Once you've obtained the level of education you're comfortable with, you might start applying to companies to become a receptionist. We've found that most receptionist resumes include experience from Robert Half, Jetro Cash & Carry, and Genesis HealthCare. Of recent, Robert Half had 194 positions open for receptionists. Meanwhile, there are 132 job openings at Jetro Cash & Carry and 116 at Genesis HealthCare.

    If you're interested in companies where receptionists make the most money, you'll want to apply for positions at Gensler, Cornerstone Research, and The PNC Financial Services Group. We found that at Gensler, the average receptionist salary is $45,965. Whereas at Cornerstone Research, receptionists earn roughly $43,642. And at The PNC Financial Services Group, they make an average salary of $43,079.

    View more details on receptionist salaries across the United States.

    We also looked into companies who hire receptionists from the top 100 educational institutions in the U.S. The top three companies that hire the most from these institutions include Michigan State University, H&R; Block, and Marquette University.

    The three companies that hire the most prestigious receptionists are:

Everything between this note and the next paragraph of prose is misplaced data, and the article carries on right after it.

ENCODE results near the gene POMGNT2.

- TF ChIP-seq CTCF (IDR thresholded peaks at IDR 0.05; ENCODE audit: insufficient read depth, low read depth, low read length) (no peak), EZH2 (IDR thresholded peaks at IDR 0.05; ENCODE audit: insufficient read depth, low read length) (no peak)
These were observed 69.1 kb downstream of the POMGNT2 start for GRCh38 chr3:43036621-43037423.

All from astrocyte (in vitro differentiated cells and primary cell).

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    What Support Clerks Do

    A support clerk is primarily in charge of performing administrative support tasks in an office, making the daily workflow easier. Their responsibilities typically include preparing and processing documentation, answering and forwarding calls, handling correspondence, disseminating and organizing files, and running errands as needed. They may also update databases, maintaining records of all transactions. Furthermore, as a support clerk, it is essential to maintain an active communication line with staff, coordinating to ensure efficient and smooth workplace operations.

    In this section, we take a look at the annual salaries of other professions. Take support clerk for example. On average, the support clerks annual salary is $4,588 higher than what receptionists make on average every year.